Come together: What Nikola Tesla and the Beatles knew all along

858424_492881787435638_446056595_oGosh, I am utterly and completely psyched about the work by conducted Dr. Esa Saarinen and Dr. Raimo Hämäläinen. I just finished reading ´Systems Intelligence in Leadership and Everyday Life´(thank you Esa for the “työkappale”) and I recommend chapter two (as an intro) to anyone with interest in the fascinating interconnectedness of our human existence. These essays are nothing short of seminal for those working toward creating a more positive human future.

Systems intelligence (SI) is a key competence we posses as human beings. It functions on the premise that we live within a network, all of our actions matter, and that we, as intelligent creatures, are capable of adjusting and correcting our behavior based on the feedback we receive from our environment (Hämäläinen, & Saarinen, 2007; Hämäläinen, & Saarinen, 2010). Basic systems thinking seeks to observe the network from the outside, but SI differs in that it seeks to understand these systems from within. Systems are dynamic and individuals cannot step outside the situation to reflect upon it, because this act in itself changes the system. Daniel Goleman (2005) describes that there are three qualities a leader needs. The first one is related to the emotional aspect of intelligence; interpreting and managing one´s own emotions in ways which are beneficial for different situations. The second one is about being socially capable of reading other people´s feelings and responding to them (Goleman, 2006). This involves having an intuitive sense of how the social world works. The third quality deals with a totally different capacity and is based on knowledge, seeing the big picture and having a solid grasp of it (Goleman, 1998). Systems intelligence encompasses all three of these dimensions. It includes both social and emotional intelligence, but it utilizes them from a broader systemic perspective (Vanhatalo, 2007). SI acknowledges the significance of small things (and of each individual as a crucial change agent) as being capable of causing huge effects, and is not limited to only social systems (or interactions), but includes all the varieties of systems within we are embedded in.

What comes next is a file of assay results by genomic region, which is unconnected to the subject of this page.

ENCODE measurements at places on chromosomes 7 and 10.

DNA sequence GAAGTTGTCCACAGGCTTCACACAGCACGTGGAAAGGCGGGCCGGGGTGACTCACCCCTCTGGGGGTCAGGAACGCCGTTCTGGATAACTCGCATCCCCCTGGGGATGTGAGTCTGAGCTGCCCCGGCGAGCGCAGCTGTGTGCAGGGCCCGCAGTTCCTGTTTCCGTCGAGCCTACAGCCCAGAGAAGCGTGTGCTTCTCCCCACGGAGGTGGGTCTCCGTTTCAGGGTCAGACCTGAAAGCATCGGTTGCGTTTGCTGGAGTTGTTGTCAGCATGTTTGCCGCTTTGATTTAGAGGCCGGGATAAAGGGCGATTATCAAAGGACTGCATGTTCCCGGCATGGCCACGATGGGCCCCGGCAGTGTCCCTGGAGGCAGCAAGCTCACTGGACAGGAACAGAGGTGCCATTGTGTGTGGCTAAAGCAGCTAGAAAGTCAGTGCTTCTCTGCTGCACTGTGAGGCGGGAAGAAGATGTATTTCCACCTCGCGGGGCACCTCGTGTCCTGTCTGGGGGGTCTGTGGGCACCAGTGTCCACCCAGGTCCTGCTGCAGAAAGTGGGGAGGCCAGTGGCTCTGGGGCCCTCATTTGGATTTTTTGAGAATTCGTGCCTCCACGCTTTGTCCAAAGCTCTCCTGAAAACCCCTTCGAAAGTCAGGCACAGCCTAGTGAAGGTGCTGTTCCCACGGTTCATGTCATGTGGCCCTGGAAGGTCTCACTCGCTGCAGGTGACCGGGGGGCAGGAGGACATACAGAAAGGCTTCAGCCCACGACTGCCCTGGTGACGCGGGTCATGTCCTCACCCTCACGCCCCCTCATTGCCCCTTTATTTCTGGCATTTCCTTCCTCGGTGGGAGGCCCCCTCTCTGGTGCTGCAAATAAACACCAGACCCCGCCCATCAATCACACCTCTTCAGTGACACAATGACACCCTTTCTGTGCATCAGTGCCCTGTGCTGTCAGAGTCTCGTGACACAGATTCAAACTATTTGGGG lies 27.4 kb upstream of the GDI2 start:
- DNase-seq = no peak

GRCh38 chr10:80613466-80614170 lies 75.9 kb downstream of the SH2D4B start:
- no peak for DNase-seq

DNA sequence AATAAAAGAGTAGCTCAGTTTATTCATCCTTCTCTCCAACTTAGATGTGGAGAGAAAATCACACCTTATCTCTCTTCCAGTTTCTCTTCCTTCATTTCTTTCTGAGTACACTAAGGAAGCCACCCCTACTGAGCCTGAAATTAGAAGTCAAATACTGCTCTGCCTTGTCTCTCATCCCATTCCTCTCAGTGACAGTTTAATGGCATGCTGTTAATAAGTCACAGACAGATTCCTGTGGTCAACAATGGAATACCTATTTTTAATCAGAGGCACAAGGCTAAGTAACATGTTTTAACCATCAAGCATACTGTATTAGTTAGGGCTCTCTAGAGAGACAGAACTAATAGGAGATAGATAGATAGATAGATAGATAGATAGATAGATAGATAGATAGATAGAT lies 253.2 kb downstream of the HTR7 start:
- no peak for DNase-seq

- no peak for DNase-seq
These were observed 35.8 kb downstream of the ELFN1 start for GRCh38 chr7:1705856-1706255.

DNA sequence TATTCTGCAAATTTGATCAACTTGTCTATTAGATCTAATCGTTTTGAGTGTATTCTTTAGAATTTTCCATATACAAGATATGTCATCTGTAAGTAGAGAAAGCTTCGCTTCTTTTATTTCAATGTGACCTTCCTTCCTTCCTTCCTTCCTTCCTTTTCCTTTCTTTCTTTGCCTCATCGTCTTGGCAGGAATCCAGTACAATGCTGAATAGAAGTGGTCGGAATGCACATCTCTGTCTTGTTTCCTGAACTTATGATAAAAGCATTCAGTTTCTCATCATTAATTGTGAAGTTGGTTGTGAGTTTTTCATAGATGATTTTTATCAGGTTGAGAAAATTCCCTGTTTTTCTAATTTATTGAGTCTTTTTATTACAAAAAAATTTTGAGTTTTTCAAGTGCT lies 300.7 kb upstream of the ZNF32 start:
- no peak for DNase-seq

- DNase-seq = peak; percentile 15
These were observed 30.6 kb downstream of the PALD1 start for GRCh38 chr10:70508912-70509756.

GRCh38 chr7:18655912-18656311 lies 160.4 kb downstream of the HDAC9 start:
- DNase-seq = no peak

Dan Buettner (MAPP Summit, October 22, 2012) gave a brilliant, practical example of systems intelligence when he described the following story. As part of the Blue Zones community building effort, in Ohio (can´t recollect the city) they trimmed down trees which were shading the street lights and blocking the light from actually reaching the streets. Performing this small but meaningful act enabled pedestrians to walk outside with greater confidence and added to the repertoire of possibilities for an individual´s daily life in the community. The possible realities with completely opposite consequences. This a very practical example but SI is all about being in tune with the realm of possibilities available, and being aware that small positive changes can lead to unexpected benefits within the larger system. This attunement not only calls for emotional and social awareness but it leverages these skills to work for the betterment of broader context.